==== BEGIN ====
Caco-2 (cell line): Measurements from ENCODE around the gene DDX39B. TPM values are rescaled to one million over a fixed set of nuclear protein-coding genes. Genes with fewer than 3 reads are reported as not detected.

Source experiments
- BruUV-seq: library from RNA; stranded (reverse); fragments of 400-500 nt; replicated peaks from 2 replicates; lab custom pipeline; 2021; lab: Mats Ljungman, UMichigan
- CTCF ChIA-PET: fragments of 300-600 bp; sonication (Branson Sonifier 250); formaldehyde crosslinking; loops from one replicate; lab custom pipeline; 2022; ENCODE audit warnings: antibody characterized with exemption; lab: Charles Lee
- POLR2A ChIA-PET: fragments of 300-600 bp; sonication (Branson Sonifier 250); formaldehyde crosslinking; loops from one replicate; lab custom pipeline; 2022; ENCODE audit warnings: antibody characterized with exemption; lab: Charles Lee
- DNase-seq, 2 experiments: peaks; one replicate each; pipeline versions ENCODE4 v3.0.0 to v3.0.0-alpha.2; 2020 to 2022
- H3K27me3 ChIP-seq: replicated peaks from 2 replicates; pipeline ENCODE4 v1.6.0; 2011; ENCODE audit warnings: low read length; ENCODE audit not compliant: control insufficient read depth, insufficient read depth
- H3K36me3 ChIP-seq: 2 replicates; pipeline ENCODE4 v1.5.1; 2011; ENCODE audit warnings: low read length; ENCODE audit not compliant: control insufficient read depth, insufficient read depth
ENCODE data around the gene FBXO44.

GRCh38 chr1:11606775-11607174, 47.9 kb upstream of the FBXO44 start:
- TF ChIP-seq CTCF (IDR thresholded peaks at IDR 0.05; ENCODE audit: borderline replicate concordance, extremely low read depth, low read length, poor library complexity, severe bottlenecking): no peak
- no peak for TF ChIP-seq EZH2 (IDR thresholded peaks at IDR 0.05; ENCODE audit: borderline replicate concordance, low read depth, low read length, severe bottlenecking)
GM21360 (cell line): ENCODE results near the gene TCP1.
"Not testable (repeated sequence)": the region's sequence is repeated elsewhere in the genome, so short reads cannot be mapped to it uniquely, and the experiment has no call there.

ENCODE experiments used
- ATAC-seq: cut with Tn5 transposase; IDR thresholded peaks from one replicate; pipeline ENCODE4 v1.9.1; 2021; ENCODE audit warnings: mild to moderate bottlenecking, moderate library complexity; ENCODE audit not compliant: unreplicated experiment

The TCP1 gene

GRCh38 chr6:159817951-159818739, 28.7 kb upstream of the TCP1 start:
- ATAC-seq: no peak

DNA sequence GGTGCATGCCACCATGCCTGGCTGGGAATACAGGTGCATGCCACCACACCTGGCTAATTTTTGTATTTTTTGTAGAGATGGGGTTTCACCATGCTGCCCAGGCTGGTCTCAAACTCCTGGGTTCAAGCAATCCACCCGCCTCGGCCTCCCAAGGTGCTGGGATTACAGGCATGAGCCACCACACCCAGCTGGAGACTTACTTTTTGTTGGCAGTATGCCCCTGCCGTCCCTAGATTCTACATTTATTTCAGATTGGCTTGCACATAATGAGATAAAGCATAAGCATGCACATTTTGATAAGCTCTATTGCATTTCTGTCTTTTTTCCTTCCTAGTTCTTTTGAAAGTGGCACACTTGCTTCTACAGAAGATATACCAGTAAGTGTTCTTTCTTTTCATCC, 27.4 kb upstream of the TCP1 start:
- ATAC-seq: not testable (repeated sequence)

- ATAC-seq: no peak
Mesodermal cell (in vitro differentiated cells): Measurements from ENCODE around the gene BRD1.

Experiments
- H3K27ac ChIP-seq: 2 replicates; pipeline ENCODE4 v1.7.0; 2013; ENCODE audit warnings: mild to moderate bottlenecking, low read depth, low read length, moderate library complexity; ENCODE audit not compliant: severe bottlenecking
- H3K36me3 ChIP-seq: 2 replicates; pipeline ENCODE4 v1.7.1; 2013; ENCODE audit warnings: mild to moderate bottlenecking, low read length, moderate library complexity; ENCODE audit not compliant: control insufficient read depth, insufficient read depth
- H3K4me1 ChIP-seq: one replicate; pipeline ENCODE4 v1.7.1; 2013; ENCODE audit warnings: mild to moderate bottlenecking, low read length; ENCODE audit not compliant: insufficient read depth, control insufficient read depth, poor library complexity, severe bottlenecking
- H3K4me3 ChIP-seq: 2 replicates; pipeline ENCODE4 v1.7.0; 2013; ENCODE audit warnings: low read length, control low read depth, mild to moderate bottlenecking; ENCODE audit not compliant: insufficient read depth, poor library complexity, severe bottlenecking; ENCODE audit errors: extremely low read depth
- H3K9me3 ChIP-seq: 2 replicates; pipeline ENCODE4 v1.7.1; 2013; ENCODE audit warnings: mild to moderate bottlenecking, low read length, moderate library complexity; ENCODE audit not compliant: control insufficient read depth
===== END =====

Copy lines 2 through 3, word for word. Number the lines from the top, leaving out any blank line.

Source experiments
- BruUV-seq: library from RNA; stranded (reverse); fragments of 400-500 nt; replicated peaks from 2 replicates; lab custom pipeline; 2021; lab: Mats Ljungman, UMichigan